Yeah, so I am procrastinating again. Isn’t it just so much easier to get blogging done when you have a million other deadlines looming over your head? I should be practising my French presentation or reviewing for my Zombie Apocalypse midterm (yes, that is a real University course). But, I’m not going to study I am going to write about my second favourite country on our trip at Christmas; Amsterdam!
As I mentioned at the end of my last post, if people made it that far, I am going to be attending Erasmus University Rotterdam in September for a full year exchange. Of course, I didn’t know this at the time I visited Amsterdam so it’s just as well that I thought the Netherlands was absolutely fantastic. I really can’t put my finger on it, maybe it was that by the time we reached Amsterdam Reilly and I had caught up on our sleep or maybe we were just wiser to the way of travelling on our own, but it felt very comfortable and relaxing being there.
Instead of taking the plane and dealing with all the hustle and bustle of yet another airport, we decided to take the train from Gard de Nord in Paris to Amsterdam Centraal. I have to admit, even though it took much longer than taking the plane, it was so relaxing and nice to have the three hours to switch off. This was the only train that we booked for this trip because, believe it or not, for all our other destinations it was much cheaper to fly. We arrived after dark on the evening of the 8th, so we really just hung out at our hostel and went out for dinner. We stayed in the Shelter City Christian Hostel for a very reasonable price, which included breakfast.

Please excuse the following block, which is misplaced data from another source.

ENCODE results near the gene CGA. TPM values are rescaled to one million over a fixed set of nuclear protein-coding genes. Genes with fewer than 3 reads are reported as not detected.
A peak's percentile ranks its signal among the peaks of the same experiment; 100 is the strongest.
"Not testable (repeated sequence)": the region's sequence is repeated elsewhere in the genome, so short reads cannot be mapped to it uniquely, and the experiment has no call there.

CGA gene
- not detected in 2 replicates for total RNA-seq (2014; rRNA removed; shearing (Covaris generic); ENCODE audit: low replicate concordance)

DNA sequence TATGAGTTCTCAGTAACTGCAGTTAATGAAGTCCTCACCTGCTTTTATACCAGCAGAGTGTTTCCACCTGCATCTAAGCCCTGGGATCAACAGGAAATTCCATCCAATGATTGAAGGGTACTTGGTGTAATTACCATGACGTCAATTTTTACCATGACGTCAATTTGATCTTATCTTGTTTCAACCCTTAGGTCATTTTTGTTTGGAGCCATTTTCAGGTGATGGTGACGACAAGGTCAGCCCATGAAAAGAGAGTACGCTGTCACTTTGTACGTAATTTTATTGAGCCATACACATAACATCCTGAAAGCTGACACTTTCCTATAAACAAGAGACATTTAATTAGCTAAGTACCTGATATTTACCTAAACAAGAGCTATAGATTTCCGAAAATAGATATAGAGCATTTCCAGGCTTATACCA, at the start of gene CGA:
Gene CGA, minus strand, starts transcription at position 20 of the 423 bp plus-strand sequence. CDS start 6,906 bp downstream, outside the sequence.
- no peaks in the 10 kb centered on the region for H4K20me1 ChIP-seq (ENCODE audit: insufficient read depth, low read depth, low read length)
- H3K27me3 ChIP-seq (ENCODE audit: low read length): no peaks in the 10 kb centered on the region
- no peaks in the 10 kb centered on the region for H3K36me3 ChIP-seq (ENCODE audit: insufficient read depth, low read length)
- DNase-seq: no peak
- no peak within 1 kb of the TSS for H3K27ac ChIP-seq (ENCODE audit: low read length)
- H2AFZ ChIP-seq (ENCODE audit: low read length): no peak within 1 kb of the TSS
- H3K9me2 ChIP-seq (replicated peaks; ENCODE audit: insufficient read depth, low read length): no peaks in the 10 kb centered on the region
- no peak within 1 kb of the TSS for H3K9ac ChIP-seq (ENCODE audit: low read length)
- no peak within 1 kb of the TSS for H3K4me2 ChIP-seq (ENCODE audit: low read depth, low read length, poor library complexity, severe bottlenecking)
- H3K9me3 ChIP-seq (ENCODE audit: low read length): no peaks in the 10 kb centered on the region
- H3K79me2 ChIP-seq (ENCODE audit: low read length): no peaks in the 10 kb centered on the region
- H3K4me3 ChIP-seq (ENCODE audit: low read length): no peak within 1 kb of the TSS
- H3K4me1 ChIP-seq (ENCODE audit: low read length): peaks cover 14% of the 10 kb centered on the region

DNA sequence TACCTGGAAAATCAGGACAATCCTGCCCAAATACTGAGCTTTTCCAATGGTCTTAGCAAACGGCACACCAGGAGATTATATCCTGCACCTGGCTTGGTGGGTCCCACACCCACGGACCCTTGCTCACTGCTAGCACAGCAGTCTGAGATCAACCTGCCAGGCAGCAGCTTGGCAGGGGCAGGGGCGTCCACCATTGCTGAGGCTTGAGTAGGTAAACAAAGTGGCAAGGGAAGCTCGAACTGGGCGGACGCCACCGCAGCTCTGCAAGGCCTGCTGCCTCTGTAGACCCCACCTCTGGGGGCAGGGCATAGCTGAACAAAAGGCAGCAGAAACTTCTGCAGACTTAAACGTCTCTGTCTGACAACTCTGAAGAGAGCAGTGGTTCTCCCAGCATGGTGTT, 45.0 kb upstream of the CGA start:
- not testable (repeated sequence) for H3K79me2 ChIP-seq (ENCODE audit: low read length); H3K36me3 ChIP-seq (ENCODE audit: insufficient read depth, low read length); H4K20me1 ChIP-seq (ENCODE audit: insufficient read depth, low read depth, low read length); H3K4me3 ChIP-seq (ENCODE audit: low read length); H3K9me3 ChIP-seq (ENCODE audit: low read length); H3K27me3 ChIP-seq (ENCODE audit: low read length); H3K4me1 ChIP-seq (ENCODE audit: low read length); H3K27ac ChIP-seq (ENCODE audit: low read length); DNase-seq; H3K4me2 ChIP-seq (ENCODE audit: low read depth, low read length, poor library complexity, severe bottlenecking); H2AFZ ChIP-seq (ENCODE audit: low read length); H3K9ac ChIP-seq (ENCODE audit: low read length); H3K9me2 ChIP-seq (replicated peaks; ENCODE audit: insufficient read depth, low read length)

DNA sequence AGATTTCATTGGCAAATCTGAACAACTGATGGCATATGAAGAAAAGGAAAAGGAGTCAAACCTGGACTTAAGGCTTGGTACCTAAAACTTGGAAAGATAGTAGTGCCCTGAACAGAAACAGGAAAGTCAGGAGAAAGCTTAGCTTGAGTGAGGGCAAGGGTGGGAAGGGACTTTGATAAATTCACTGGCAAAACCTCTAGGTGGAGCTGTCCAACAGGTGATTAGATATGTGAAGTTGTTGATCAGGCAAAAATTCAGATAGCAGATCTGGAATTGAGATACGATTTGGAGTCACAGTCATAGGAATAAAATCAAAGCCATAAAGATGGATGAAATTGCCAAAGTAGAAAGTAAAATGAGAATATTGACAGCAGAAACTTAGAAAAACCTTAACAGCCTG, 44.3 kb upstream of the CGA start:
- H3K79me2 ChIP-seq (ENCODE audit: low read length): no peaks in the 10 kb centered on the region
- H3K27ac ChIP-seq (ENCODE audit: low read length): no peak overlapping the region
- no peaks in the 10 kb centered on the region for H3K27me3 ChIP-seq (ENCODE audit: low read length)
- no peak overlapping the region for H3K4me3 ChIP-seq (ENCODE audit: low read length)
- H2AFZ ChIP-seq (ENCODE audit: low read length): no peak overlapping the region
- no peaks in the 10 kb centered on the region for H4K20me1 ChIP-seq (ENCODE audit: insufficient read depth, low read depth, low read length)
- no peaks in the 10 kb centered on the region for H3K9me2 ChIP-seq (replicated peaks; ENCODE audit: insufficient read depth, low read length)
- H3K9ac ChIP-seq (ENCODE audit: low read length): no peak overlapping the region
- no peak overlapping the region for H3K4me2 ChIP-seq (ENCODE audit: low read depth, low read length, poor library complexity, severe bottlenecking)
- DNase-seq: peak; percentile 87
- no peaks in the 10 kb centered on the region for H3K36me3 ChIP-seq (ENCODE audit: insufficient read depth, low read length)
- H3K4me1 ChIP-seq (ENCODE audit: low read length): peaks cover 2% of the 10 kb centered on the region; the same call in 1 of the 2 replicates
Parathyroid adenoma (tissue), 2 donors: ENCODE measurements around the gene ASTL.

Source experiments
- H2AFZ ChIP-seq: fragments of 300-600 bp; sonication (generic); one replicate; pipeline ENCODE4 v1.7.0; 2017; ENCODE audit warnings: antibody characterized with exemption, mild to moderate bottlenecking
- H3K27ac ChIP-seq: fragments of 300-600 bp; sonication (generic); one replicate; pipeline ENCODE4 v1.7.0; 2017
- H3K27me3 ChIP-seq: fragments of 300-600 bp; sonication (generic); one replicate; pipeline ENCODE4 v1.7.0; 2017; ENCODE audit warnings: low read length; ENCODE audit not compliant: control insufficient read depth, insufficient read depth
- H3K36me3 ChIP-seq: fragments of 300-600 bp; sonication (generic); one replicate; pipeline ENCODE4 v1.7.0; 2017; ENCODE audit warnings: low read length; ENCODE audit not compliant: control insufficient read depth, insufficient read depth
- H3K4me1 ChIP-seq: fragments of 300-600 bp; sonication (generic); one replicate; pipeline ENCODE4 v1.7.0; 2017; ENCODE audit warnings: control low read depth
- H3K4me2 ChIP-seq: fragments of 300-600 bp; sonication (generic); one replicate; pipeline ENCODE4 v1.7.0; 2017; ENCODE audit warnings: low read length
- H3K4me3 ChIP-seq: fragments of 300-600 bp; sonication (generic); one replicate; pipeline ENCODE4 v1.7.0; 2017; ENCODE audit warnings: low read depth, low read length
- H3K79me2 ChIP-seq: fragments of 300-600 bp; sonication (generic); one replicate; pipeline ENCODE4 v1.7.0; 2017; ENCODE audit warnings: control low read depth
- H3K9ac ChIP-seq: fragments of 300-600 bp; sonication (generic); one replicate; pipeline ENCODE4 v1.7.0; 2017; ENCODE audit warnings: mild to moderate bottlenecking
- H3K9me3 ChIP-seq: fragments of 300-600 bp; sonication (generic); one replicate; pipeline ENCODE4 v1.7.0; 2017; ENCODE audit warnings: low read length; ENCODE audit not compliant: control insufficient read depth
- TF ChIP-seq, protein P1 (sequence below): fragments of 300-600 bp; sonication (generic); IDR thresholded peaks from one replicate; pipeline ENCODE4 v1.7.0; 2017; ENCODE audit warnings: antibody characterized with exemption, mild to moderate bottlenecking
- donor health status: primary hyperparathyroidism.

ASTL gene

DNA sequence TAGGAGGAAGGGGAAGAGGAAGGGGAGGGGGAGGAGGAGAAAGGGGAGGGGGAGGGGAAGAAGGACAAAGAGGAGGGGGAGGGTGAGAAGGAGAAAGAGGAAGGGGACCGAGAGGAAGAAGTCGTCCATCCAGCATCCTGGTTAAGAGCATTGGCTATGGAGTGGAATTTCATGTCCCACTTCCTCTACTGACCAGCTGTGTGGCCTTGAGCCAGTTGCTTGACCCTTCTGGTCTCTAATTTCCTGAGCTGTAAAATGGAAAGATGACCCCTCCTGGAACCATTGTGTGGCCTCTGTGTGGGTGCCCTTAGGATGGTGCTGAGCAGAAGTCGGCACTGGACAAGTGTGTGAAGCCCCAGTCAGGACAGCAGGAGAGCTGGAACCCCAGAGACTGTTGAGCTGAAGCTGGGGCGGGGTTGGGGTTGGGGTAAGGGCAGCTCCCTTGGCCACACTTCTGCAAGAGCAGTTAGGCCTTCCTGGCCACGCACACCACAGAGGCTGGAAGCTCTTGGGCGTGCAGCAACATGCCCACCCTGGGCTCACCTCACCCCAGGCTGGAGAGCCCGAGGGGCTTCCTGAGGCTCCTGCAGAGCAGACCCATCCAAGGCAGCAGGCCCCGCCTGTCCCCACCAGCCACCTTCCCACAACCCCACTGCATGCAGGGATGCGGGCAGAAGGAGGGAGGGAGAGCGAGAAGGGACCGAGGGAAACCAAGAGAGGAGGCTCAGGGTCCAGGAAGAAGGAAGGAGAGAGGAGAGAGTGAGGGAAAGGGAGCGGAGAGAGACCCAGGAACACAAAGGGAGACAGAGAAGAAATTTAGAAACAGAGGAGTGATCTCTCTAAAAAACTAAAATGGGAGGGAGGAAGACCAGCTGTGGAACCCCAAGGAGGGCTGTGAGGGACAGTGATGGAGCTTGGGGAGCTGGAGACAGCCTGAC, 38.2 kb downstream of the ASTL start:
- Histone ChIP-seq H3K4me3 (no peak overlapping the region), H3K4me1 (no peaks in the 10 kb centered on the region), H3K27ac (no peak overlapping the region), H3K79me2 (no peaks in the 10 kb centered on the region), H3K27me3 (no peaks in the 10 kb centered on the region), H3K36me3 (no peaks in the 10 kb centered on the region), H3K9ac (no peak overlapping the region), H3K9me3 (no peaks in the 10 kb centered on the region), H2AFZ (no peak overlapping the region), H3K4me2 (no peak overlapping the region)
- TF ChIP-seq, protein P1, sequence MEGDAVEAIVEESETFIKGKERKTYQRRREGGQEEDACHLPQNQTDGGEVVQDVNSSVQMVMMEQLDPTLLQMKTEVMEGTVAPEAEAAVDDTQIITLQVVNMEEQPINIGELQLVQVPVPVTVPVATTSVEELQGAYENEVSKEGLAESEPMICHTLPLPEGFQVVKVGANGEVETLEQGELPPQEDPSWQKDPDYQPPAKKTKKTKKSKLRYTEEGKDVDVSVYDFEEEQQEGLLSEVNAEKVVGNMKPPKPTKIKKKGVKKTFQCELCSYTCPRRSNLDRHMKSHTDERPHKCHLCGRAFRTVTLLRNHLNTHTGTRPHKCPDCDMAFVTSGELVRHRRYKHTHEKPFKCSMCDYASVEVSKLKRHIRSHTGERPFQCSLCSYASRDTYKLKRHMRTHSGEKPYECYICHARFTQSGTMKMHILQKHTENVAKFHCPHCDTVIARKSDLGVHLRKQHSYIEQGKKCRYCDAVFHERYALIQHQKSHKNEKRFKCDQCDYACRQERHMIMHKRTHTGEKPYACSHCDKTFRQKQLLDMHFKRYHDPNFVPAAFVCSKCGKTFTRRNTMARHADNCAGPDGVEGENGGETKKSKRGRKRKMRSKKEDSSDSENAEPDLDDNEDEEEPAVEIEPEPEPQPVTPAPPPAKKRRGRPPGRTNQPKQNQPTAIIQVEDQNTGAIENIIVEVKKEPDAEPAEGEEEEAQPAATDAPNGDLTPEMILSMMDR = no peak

Our first full day there we booked a free walking tour. Most major European cities have a variety of free walking tours to chose from, which is a great way to get an overview of the city and find out what sights are worth going back to see. We chose to go with FreeDam Tours and I cannot rave about them enough! If anyone is going to Amsterdam soon and wants to get a tour of the city, this tour company is the way to go. You meet them outside of the Old Church for a three-hour walking tour which takes you through the history of Amsterdam, the Red-Light District, drug use in Amsterdam and the Second World War. Our guide was incredible and engaging and knew so much about every single topic. The only downside was that Reilly and I absolutely froze since Amsterdam was a good 10 degrees colder than Paris. I have included the link to the FreeDam website in case anyone is interested.
After the tour was done, we went for lunch and made our way towards the Iamsterdam sign which seems to appear in just about every Instagram post about Amsterdam. Much to our delight, there was an outdoor skating rink which had been set up for tourists so of course, we had to skate. We ended up skating for four hours taking it upon ourselves, as Canadians, to try and help those tourists who had clearly never stepped foot on ice before. Needless to say, after four hours of skating, and not having skated for quite some time myself, we were exhausted and headed back to a restaurant near our hostel. It was this cute little Italian restaurant. No, it wasn’t as good as the real deal in Italy but we couldn’t get enough of Italian food by this point in the trip. While it was a lovely restaurant, Reilly is extremely allergic to cats. Why does this matter you say, they wouldn’t have a cat in a restaurant…well they did! So we didn’t spend as much time in there as other restaurants throughout the trip.